More than 130 countries have given up on agreeing on new taxation rules this year for global tech giants like Google LLC and Apple Inc. due to disagreements over U.S. proposals and the coronavirus pandemic, with the Organization for Economic Cooperation and Development saying Monday it will seek a deal by mid-2021.
The countries originally aimed to release a final report by the end of the year, responding to criticism that such technology companies, also including Facebook Inc. and Amazon.com Inc., are not paying their fair share of taxes by taking advantage of low-tax jurisdictions.
"We will now focus on resolving the remaining political and technical issues," the OECD said in a report, as differences have emerged between the United States, which opposes targeting American companies, and European nations pressing for taxing such businesses appropriately where they make huge profits.
"We agree to swiftly address the remaining issues with a view to bringing the process to a successful conclusion by mid-2021," the Paris-based body said.
Their work has also been delayed due to the pandemic. But the report said the global health crisis has made such tax rules even more necessary as governments have been forced to provide unprecedented levels of financial support to their economies.
The "time will come when governments will need to focus on putting their finances back on a fair and sustainable footing."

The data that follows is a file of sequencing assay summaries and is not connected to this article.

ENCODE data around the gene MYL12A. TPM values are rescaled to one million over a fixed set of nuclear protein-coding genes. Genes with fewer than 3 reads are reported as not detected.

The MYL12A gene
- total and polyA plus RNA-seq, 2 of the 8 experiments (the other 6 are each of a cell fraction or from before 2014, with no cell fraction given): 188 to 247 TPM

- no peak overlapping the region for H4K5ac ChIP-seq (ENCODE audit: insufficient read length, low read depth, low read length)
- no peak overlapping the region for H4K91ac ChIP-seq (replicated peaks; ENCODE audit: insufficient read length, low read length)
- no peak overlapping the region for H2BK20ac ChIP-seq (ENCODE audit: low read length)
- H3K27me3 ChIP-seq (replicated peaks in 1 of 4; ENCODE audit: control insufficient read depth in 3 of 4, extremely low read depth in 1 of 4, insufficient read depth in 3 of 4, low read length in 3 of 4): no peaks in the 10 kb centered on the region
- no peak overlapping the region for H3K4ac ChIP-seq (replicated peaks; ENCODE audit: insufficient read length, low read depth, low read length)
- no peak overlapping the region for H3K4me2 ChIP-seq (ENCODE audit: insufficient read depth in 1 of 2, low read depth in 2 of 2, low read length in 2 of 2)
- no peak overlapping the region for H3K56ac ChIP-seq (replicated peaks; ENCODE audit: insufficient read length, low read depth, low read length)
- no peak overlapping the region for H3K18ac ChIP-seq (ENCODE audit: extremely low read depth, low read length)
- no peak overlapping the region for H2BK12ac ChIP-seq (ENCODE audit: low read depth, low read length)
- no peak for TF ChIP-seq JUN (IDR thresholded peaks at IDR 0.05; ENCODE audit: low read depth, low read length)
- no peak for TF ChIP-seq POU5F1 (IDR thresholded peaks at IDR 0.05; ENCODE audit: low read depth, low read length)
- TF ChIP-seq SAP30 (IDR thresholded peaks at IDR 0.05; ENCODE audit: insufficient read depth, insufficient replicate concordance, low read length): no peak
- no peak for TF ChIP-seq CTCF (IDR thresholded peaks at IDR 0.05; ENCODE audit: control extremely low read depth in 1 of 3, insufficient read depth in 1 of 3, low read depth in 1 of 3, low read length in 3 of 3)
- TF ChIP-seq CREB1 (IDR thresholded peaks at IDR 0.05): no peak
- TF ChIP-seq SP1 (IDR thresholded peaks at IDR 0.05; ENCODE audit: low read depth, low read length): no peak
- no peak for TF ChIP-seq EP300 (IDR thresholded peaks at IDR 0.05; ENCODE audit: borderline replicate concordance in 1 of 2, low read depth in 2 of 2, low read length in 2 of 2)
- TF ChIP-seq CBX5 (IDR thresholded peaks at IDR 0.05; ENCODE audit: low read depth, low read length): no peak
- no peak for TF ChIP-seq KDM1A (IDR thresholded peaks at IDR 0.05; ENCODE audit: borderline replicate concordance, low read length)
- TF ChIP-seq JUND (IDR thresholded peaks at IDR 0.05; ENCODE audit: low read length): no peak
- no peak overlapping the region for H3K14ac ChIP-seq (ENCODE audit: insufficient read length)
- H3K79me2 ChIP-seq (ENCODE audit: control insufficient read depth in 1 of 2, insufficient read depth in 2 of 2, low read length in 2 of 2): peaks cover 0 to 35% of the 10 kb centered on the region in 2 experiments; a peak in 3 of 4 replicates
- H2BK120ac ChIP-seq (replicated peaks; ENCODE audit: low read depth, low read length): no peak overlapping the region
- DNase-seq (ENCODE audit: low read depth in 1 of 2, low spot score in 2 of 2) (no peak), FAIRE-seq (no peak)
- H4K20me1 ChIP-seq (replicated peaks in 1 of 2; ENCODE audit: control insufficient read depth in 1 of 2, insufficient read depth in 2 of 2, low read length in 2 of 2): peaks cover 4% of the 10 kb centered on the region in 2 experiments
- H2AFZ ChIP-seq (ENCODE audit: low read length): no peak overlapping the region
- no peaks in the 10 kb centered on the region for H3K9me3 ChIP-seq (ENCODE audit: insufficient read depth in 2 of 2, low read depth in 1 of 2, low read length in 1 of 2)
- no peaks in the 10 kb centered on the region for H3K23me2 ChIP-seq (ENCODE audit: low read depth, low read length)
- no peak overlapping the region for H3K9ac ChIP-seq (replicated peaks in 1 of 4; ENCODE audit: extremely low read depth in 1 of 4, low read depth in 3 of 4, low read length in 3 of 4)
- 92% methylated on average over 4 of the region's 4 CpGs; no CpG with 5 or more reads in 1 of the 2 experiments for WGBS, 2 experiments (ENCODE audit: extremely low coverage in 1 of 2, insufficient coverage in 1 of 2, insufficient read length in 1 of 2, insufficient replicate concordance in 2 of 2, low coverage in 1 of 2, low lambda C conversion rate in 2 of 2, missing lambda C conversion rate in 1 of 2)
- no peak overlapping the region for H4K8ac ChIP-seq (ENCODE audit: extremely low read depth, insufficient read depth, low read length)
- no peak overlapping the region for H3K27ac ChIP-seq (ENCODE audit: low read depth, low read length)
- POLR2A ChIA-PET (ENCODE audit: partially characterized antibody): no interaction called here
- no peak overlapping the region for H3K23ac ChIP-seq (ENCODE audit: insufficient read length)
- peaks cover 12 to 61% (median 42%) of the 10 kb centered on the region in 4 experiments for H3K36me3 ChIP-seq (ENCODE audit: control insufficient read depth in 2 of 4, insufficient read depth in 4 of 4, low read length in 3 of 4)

Including the 37 OECD members, 137 countries and regions have joined the framework to implement the OECD and Group of 20 major economies' Base Erosion and Profit Shifting project to combat multinational tax avoidance.
The existing taxation rules are based more on where companies' permanent offices and plants are located rather than where they make their sales.
Under the envisaged rules, global tech giants that generate revenue by offering consumer products or digital services will be taxed based on their sales, even in countries where they are not physically present.
The countries are expected to continue to discuss technical issues such as the scope of taxable profits and tax rates.
Another sticking point is whether the new system should be mandatory.
Differences remain among the countries after the United States sought to set a "safe-harbor" condition, which would allow companies to still choose to operate under the current taxation rules.
In an online press conference, OECD Secretary General Angel Gurria said, however, "The United States has been working with us and has added its technical competence, expertise to the work."
In separate reports containing draft digital taxation rules, the OECD said the system would cover such businesses as online advertising services, online search engines, social media platforms, and online gaming.
The organization also estimated that the new rules could increase global revenues from corporate income tax by up to around 4 percent, or $100 billion, annually.
The OECD said in January that the 137 countries had broadly agreed on an outline of new taxation rules for companies operating in the digital space globally, while adding that "significant divergences" remained.
In a related move, the G-20 finance ministers and central bank governors will hold a teleconference on Wednesday.